Linear Algebra Libraries
BLAS (Basic Linear Algebra Subprograms) and LAPACK (Linear Algebra PACKage) are routines that provide standard building blocks for performing a wide range of linear algebra operations. There are stable reference implementations from Netlib written in Fortran, with C interfaces available (called CBLAS and LAPACKE respectively), as well as several optimized implementations providing fast subsets of these APIs.
lapack- Netlib’s reference implementation of the Fortran and C interfaces.
atlas- Automatically Tuned Linear Algebra Software.
blis- BLAS-like Library Instantiation Software framework.
openblas- OpenBLAS, an optimized BLAS based on GotoBLAS2.
ATLAS, BLIS and OpenBLAS provide BLAS and a subset of LAPACK. Both BLIS and OpenBLAS provide several flavors: a sequential version, a threaded one, and another with OpenMP support (all of them with or without support for 64-bit integers).
Due to implementation differences, it is important that all components of a particular software stack link to the same BLAS/LAPACK implementation. Also, users may want to choose a particular implementation that works best for them at run time. This guideline gives a structure that can enforce the first while allowing the second, as well as providing a transparent fallback mechanism to Netlib’s reference implementation for those symbols not included in the selected backend via FlexiBLAS.
FlexiBLAS is a framework that wraps both BLAS and LAPACK APIs in a single library. BLAS/LAPACK consumers must link against FlexiBLAS, and this wrapper is able to redirect calls to a selected optimized backend with negligible overhead. It also provides transparent fallback to Netlib’s reference implementation if a certain symbol is not present in the selected backend. These are the main features:
Provides a 100% BLAS and LAPACK compatible ABI/API, with interfaces for both 32- and 64-bit integers.
Runtime exchangeable BLAS and LAPACK backend without recompilation via an environment variable.
Integration of user-owned BLAS libraries without administrator privileges, even in system-wide installed programs.
Works with OpenBLAS, ATLAS and BLIS, as well as non-free alternatives such as Intel MKL, ACML…
Flexible per-system/user/host configuration files.
Basic profiling support.
Consumers of any subset of BLAS and/or LAPACK MUST compile against FlexiBLAS (unless not supported; see below).
First, only FlexiBLAS’s development package MUST be listed in
which brings all the necessary development files, both for the 32-bit (the most common) and the 64-bit integer interface.
If the package only supports the interface for 64-bit integers, then 32-bit architectures MUST be excluded (see Arch-Specific Runtime and Build-Time Dependencies).
The packager MUST specify
(for the 32-bit or 64-bit interface respectively)
as both the BLAS and LAPACK library names where applicable,
and packages using
pkg-config will automatically obtain the proper flags for the headers and libraries.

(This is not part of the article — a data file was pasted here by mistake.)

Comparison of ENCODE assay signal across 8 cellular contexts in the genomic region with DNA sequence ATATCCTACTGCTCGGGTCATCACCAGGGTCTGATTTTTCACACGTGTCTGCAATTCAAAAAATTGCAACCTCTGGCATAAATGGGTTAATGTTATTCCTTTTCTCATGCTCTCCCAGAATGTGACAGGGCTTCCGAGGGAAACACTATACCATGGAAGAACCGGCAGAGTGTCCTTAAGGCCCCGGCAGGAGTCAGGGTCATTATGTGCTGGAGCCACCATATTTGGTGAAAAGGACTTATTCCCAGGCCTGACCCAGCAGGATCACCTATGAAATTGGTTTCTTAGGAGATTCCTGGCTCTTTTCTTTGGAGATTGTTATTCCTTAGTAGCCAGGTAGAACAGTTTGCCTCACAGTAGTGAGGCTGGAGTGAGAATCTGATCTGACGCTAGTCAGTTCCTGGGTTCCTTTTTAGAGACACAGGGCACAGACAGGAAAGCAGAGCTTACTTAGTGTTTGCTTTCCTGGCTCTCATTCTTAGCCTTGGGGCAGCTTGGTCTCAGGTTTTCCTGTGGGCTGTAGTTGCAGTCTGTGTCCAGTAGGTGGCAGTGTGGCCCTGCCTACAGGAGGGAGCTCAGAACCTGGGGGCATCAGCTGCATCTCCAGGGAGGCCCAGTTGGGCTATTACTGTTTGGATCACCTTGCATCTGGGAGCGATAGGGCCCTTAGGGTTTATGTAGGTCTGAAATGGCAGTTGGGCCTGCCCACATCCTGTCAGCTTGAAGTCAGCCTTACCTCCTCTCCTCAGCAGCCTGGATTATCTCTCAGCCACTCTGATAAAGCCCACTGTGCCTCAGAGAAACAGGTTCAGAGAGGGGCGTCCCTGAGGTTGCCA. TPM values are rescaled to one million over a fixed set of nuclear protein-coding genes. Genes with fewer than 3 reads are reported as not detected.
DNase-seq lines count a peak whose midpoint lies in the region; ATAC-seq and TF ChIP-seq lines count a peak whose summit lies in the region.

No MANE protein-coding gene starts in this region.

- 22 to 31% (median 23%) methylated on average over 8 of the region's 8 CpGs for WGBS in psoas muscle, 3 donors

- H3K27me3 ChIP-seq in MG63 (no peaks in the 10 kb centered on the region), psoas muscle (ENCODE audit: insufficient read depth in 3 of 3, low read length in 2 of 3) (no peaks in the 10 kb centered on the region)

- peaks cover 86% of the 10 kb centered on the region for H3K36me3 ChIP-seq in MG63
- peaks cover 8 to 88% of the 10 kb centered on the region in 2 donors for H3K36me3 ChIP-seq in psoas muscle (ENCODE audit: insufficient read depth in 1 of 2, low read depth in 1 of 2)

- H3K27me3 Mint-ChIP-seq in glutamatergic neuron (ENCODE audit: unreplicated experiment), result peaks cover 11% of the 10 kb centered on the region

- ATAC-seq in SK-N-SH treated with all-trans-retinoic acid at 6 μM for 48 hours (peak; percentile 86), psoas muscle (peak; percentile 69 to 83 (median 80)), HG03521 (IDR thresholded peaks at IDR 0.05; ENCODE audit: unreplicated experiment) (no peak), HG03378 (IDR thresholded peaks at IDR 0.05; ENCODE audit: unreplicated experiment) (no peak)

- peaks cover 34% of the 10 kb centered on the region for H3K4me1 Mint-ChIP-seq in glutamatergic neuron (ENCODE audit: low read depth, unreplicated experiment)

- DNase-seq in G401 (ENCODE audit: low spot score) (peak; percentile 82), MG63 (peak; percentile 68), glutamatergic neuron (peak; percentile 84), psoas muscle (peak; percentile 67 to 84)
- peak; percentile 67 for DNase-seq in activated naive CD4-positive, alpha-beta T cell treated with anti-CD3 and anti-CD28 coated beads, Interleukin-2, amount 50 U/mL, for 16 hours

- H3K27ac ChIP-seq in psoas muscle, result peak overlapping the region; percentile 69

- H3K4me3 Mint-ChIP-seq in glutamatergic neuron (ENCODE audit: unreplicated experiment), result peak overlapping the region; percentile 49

Similarly, CMake-based projects using
FindBLAS will automatically detect
and configure the proper flags for FlexiBLAS (since CMake v3.19),
and no further action will be required from the packager.
Unfortunately, many upstream projects present heterogeneous ways of accessing these APIs.
In a best-case scenario, the building framework may define specific options to explicitly set the BLAS and/or LAPACK libraries.
More commonly, the packager MUST ensure that
are injected as header and library locations in the proper flags and configuration files,
-lflexiblas64) is provided to the linker.
In rare occasions, hardcoded paths in source files MUST be modified, and patches MAY be required.
The packager SHOULD work with upstream to standardize the way in which these libraries are detected and configured.
To ensure that the program has been properly linked against FlexiBLAS,
the packager MUST check that the
Optimized BLAS/LAPACK backends are much faster than Netlib’s reference implementation,
but in return results may vary a little.
Consequently, tests that are too tight (with too small tolerances) may fail.
In these cases, the packager SHOULD enable the reference implementation in the
%check section as follows:
or, alternatively, via
FLEXIBLAS64 for builds using 64-bit integers.
A package compiled against FlexiBLAS pulls out the corresponding
which in turn requires the default optimized backend (i.e.,
This is set via the "default=IMPLEMENTATION-NAME" key (by default,
present in the main configuration file shipped in the main subpackages,
To allow system-level selection of other BLAS/LAPACK implementations,
more backends must be installed in the first place (e.g., flexiblas-atlas, flexiblas-blis-serial…),
and then they can be swapped system-wide via the
flexiblas CLI tool,
or just by modifying the "default" key in the configuration file by hand.
Persistent user-level selection of system-provided BLAS/LAPACK implementations can be done via the CLI tool:
$ flexiblas set IMPLEMENTATION-NAME $ flexiblas64 set IMPLEMENTATION-NAME
provided the sub-package for
IMPLEMENTATION-NAME is installed.
Non-persistent user-level selection can be triggered via an environment variable:
$ FLEXIBLAS=IMPLEMENTATION-NAME ./yourapp $ FLEXIBLAS64=IMPLEMENTATION-NAME ./yourapp64
User-level selection of user-owned BLAS/LAPACK libraries can be achieved just by changing
with a path to any custom BLAS/LAPACK-compatible library in the examples above.